FIG. 6 is a flow diagram of an exemplary process 600 for converting analog signals and communicating them over a packet network. The process 600 starts at step 602, where analog signals are received from an analog system. At least a portion of the analog signals may have amplitudes below approximately −25 dBm. The analog signals may be digitized into data representative of information represented by the analog signals. The data may be packetized into data packets, as understood in the art. The data packets may be communicated via the packet network.

FIG. 7 is a flow diagram of an exemplary process 700 for converting data packets including data representative of analog signals, converting the data into the analog signals, and communicating the analog signals to an analog system. The conversion process 700 starts at step 702, where data packets including data representative of analog signals are received from a packet network. At least a portion of the analog signals have amplitudes below approximately −25 dBm as analog systems, such as analog security systems, may communicate with legacy systems over PSTN networks at signal levels below −25 dBm using single tones. At step 704, the data received in the data packets are de-packetized and converted into analog signals at step 706. At step 708, the analog signals are communicated to an analog system.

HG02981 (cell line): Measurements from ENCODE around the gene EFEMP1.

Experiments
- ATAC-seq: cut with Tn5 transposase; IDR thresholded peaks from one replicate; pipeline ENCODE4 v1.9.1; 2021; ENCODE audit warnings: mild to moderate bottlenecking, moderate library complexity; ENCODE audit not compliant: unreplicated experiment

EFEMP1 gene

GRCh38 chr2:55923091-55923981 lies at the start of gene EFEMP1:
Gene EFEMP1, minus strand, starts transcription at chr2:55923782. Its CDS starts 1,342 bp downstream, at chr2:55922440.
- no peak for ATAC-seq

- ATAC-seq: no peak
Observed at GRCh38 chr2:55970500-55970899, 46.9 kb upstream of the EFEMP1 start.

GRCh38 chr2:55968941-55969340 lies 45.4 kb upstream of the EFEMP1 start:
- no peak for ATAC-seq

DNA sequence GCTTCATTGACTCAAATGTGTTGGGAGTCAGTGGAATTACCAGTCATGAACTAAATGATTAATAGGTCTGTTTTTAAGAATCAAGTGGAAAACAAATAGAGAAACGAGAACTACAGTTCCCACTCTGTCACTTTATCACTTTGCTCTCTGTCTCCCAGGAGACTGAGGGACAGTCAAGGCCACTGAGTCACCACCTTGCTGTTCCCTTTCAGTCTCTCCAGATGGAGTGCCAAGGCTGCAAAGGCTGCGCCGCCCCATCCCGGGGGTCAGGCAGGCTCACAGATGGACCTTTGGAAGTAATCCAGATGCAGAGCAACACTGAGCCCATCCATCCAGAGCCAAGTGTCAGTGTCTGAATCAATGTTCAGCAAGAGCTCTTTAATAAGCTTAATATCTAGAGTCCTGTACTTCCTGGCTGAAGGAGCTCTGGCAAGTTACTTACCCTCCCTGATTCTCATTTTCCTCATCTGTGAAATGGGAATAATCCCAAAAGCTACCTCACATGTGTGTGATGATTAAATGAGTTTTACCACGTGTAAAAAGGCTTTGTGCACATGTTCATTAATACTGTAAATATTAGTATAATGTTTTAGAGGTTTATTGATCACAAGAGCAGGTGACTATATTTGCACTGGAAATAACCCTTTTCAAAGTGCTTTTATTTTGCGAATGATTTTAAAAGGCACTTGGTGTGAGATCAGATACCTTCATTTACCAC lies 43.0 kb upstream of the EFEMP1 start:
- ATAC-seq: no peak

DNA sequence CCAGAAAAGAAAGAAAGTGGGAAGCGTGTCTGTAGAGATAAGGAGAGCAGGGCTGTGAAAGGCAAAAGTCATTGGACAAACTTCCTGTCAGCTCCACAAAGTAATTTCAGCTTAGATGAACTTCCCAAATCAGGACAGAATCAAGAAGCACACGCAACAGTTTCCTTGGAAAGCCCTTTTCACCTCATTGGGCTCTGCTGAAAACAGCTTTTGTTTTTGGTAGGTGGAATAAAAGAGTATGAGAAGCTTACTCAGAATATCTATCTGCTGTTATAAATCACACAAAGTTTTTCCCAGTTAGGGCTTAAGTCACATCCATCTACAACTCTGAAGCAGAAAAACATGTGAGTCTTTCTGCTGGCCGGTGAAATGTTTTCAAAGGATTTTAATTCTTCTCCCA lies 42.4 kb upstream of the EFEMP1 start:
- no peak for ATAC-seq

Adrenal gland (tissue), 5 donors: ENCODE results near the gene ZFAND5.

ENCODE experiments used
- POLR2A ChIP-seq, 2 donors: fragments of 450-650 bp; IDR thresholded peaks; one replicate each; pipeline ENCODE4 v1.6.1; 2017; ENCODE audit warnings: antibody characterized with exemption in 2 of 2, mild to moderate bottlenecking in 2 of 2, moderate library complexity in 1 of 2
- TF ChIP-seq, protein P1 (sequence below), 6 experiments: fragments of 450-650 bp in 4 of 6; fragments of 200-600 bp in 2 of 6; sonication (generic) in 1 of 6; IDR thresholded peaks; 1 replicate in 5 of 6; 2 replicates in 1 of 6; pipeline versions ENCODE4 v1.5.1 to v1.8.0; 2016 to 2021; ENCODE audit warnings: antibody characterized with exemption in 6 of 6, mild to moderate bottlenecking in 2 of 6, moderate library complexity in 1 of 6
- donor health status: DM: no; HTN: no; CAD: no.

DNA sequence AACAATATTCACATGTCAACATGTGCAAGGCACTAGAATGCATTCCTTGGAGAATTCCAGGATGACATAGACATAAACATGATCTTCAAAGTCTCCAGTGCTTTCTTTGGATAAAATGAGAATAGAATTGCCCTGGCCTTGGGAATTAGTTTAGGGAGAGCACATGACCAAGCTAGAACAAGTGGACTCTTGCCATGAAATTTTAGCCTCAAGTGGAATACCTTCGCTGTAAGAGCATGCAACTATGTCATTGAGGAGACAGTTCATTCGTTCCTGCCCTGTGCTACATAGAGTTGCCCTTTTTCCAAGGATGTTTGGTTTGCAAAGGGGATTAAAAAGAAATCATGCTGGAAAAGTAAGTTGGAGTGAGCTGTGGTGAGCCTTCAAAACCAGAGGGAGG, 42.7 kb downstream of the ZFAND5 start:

The previous detailed description of a small number of embodiments for implementing the invention is not intended to be limiting in scope. One of skill in this art will immediately envisage the methods and variations used to implement this invention in other areas than those described in detail. The following claims set forth a number of the embodiments of the invention disclosed with greater particularity.